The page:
Our eternal longing for a vacation

What would your daily life be like if you didn’t have a vacation from it?

Photo: Colourbox
We all seem to long for holidays and vacations, but what is it that really makes us happy?

Arnt Sæther
Hønefoss, Norway

The original meaning of the word “holiday” (ferie) is: religious holidays when one did not engage in business. Today, a holiday means a day or (especially) a series of days when you are free from work, school, or studies, days in addition to your fixed days off.

But what about those who love their jobs or their current studies? Will a holiday be a torment for them, a restless hell that cannot pass quickly enough?

I don’t know if the story is true, but many years ago I heard that the world-renowned pianist Vladimir Ashkenazy practiced eight hours a day, but during holidays he increased to 10. So what would your everyday life be like if you didn’t want time off from it?

How would a completely normal Tuesday or Wednesday be like to make you not want to leave it, or so that you see that day as being completely perfect in itself? There are so many people who dream of a vacation when a working day feels long and heavy, and they want to go far, far away, or they look forward to retirement as one long vacation into eternity. Or in the middle of the week, Friday can’t come soon enough, so they can go somewhere.

But the interesting thing is that when people are dying, are brutally injured, or are told of an incurable disease, it’s not a vacation that  they want: they want everyday life. They want dinner with their family, a chat with a good colleague and friend, a cup of coffee, a shopping trip to the grocery store, to meet with their exercise or music group,  to fix some good food, to catch a glimpse of a flower or bird in the garden.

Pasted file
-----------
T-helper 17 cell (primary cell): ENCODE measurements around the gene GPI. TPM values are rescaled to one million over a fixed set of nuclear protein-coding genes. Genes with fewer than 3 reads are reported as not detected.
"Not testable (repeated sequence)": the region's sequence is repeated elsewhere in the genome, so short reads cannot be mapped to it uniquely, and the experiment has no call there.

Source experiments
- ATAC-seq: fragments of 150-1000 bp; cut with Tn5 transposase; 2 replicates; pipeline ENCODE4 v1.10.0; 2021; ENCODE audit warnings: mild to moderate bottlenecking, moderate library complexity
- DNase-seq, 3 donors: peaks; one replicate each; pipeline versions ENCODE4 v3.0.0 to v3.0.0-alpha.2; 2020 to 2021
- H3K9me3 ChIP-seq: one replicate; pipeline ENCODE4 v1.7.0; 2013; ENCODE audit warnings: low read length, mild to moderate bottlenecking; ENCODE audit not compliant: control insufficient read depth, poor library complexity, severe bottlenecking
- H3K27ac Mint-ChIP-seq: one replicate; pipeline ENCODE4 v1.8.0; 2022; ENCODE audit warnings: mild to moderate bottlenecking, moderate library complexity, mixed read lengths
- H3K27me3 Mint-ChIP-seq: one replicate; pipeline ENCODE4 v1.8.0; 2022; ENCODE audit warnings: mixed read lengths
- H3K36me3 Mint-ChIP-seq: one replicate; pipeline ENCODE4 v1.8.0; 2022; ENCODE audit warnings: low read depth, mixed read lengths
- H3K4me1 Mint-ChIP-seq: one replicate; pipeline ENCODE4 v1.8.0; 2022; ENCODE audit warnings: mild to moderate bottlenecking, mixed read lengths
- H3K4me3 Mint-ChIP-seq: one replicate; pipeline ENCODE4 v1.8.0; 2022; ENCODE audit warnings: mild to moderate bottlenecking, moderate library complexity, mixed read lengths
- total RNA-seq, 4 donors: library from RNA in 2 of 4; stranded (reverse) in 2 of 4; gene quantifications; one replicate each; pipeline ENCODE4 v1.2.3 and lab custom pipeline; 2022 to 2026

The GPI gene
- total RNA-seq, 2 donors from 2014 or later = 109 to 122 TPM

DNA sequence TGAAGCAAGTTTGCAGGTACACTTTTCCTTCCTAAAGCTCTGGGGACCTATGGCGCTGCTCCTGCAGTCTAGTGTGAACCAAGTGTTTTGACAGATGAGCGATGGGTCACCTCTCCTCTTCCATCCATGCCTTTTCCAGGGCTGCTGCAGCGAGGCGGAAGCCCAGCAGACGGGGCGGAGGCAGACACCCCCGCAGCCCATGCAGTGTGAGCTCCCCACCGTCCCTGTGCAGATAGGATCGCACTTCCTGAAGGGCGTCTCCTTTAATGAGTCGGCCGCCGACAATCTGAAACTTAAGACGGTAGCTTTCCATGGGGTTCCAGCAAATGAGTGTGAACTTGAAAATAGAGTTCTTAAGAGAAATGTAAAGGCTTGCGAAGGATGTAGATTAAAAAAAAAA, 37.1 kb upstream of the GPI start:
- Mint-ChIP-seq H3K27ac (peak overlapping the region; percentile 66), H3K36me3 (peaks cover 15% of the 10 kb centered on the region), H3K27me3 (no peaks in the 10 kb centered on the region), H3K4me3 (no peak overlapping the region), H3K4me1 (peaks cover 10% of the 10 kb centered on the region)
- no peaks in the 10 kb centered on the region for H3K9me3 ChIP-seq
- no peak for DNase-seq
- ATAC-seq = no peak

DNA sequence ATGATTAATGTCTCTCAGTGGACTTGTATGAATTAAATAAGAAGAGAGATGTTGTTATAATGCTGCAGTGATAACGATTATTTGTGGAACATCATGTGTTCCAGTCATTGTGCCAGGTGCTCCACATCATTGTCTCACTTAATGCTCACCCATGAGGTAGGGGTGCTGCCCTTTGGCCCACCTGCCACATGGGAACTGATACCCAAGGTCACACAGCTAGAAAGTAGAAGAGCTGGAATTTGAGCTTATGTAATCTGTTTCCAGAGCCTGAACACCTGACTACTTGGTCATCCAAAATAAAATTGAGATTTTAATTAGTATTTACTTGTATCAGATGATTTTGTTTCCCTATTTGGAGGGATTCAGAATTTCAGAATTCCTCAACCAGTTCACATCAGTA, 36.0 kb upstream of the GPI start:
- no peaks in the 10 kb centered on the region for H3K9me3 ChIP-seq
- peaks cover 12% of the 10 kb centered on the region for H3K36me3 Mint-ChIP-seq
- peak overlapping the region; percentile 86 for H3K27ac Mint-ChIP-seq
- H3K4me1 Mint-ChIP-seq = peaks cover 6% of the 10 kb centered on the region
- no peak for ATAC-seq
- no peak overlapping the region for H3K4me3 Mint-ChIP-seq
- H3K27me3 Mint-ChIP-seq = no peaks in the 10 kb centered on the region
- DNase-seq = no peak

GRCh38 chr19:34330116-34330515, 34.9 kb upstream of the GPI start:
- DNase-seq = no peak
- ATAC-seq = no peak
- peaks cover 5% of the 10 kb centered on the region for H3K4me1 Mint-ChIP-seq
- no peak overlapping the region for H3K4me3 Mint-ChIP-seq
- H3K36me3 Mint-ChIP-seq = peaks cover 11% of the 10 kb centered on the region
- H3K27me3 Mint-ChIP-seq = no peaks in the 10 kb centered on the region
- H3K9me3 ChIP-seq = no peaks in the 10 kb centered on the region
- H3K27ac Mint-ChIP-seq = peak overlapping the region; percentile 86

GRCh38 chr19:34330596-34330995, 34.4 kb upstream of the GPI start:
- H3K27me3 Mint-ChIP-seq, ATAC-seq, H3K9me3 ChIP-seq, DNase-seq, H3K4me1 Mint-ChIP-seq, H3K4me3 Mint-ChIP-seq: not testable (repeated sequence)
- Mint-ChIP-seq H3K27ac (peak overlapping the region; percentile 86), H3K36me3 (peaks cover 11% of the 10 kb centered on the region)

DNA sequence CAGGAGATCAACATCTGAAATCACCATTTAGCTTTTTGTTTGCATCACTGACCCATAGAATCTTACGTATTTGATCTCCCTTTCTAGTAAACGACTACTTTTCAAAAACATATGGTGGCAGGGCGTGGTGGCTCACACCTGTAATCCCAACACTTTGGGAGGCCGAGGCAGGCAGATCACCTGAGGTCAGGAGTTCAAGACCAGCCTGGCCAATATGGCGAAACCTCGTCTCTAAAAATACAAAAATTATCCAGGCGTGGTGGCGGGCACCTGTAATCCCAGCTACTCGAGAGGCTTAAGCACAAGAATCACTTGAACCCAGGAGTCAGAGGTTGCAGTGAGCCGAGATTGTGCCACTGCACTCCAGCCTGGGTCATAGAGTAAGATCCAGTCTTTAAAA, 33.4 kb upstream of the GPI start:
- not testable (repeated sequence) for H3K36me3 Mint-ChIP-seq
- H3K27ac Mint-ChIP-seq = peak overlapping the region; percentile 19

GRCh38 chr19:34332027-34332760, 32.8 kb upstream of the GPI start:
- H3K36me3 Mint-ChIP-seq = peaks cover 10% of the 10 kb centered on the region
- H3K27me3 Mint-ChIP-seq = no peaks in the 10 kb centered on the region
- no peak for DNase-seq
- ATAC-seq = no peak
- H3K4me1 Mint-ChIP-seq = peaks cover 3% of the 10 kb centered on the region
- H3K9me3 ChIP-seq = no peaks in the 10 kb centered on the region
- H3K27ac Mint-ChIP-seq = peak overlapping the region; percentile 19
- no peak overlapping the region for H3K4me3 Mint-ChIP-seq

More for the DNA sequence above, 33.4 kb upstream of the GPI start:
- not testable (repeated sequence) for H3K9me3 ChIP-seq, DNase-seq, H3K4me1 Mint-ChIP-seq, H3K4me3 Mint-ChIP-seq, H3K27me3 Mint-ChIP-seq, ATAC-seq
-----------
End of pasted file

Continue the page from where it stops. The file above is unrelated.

They don’t dream of having spent more time in the office, but they dream about everyday life: just one more regular day. This everyday life that far too many people want a vacation from, and actually, when the time comes, turns out to have been our life.

This article first appeared in the July 6, 2023, edition Bergens Tidende and was reprinted with the author’s permission.

This article originally appeared in the July 2024 issue of  The Norwegian American.

Arnt Sæther

Arnt Sæther

Arnt Sæther, from Hønefoss, Norway, is known as the “Happiator.” He has worked as a speaker since 1994 both nationally and internationally. He dedicates his life to being an inspiration and spreading joy. His vision is that more people experience joy and share it with others.